Learning RFT: An Introduction to Relational Frame Theory and Its Clinical Application (Google eBook)
Relational frame theory, or RFT, is the little-understood behavioral theory behind a recent development in modern psychology: the shift from the cognitive paradigm underpinning cognitive behavioral therapy to a new understanding of language and cognition. Learning RFT presents a basic yet comprehensive introduction to this fascinating theory, which forms the basis of acceptance and commitment therapy. The book also offers practical guidance for directly applying it in clinical work.
In the book, author Niklas Törneke presents the building blocks of RFT: language as a particular kind of relating, derived stimulus relations, and transformation of stimulus functions. He then shows how these concepts are essential to understanding acceptance and commitment therapy and other therapeutic models. Learning RFT shows how to use experiential exercises and metaphors in psychological treatment and explains how they can help your clients. This book belongs on the bookshelves of psychologists, psychotherapists, students, and others seeking to deepen their understanding of psychological treatment from a behavioral perspective.
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As language acquisition generally tends to take place within the realm of consciousness (operant) rather than as a biological or reflexive process (respondent), Skinner’s notions of generalization and discrimination are particularly important to how a child acquires and uses new words. One can perhaps use the terms transferability and non-transferability of behaviour to particular consequences respectively, and in relation to certain antecedents. In order to navigate successfully through life we learn to do or say things that we know we can perhaps repeat in given future situations depending on the contexts.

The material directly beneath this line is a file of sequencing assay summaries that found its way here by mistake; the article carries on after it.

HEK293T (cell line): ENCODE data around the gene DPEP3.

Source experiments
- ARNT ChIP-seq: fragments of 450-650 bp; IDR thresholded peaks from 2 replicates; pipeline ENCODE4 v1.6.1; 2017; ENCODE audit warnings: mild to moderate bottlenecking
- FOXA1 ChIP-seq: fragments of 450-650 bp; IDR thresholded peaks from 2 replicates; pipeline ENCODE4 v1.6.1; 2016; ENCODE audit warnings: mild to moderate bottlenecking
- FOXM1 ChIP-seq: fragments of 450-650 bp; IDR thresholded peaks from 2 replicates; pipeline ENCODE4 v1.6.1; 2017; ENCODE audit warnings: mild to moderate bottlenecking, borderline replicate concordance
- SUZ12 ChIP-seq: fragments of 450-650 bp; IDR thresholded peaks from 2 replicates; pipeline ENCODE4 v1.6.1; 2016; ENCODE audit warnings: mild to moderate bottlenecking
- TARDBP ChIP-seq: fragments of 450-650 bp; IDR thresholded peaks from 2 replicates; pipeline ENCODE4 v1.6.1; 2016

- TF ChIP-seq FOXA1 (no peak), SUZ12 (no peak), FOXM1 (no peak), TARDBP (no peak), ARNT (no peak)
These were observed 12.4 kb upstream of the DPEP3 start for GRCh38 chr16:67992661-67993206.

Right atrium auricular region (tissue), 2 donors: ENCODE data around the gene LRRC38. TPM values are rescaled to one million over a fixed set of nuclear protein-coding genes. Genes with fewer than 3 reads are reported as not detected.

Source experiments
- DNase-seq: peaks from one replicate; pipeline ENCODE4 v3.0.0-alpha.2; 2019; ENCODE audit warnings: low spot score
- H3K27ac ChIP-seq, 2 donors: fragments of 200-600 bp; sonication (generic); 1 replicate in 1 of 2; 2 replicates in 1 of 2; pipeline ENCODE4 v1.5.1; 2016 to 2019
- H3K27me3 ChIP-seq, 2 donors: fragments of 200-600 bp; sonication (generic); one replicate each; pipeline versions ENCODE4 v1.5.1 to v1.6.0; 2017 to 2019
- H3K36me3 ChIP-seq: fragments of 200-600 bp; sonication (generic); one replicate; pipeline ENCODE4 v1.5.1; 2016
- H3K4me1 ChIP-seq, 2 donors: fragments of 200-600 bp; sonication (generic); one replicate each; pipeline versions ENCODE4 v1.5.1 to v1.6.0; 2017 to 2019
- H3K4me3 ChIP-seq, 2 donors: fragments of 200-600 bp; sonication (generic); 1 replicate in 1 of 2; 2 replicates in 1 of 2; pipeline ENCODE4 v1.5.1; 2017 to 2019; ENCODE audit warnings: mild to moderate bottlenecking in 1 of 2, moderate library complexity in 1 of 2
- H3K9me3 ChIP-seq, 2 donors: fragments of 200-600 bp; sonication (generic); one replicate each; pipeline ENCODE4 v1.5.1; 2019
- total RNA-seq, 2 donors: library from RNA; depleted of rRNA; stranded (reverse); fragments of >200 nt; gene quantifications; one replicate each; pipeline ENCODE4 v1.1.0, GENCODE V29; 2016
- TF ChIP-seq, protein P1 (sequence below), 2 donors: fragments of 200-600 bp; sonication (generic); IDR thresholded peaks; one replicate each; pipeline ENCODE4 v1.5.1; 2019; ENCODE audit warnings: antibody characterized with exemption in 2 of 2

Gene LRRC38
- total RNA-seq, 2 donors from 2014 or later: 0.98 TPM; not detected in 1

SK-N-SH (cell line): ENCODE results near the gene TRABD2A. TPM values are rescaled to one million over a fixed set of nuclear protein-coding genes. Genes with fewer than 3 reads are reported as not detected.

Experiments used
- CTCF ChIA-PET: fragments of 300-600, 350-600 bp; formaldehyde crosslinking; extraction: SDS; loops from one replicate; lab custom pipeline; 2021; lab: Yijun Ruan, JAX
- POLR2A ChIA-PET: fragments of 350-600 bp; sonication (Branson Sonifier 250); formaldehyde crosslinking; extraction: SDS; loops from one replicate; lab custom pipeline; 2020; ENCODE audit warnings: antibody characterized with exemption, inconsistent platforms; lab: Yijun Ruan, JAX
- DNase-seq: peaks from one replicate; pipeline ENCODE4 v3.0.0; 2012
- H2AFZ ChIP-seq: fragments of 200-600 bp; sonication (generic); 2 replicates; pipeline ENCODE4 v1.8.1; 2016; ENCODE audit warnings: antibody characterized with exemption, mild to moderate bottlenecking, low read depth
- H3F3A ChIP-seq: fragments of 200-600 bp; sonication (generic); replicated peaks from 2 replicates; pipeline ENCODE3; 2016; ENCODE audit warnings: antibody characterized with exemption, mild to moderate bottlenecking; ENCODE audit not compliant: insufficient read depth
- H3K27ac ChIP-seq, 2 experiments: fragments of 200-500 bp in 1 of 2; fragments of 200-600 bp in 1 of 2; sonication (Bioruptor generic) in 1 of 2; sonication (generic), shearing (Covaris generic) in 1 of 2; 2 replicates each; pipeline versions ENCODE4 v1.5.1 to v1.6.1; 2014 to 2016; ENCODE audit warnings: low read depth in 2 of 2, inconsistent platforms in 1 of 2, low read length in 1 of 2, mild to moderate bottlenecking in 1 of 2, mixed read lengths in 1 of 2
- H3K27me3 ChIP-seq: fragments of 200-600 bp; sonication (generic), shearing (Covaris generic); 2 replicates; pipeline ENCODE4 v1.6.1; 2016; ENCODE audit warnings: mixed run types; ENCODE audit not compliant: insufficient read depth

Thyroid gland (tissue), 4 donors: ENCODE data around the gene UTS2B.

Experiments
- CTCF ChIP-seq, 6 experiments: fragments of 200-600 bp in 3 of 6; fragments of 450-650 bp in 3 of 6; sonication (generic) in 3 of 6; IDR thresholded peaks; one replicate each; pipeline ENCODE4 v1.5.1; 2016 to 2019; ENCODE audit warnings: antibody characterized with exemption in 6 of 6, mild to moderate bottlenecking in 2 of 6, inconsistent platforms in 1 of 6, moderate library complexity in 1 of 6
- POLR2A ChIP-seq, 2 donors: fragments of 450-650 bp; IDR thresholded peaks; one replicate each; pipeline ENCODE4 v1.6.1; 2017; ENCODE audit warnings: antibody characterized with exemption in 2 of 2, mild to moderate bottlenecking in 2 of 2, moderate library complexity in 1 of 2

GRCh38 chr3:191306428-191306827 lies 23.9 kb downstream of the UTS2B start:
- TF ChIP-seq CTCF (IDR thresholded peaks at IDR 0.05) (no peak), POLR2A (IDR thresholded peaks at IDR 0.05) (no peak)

Being able to know when a certain action is required to achieve a certain outcome and knowing when that same action can be transferred to other types of outcomes or contexts as well as initiated from different antecedents, seems to be an ability that distinguishes humans from animals. This taking of shortcuts allows humans to learn to interact with and manipulate their environment in a way animals could never do.
A child quickly comes to understand that by carrying out a perlocutionary speech act such as the imperative “milk!”, an adult will react and also carry out an act. A child then generalizes this behaviour to similar speech acts in order to achieve generalised positive outcomes such as the receipt of milk, a toy or a dodi.
Niklas Törneke describes these and many other notions in a way that makes it very accessible to the non-scientific reader.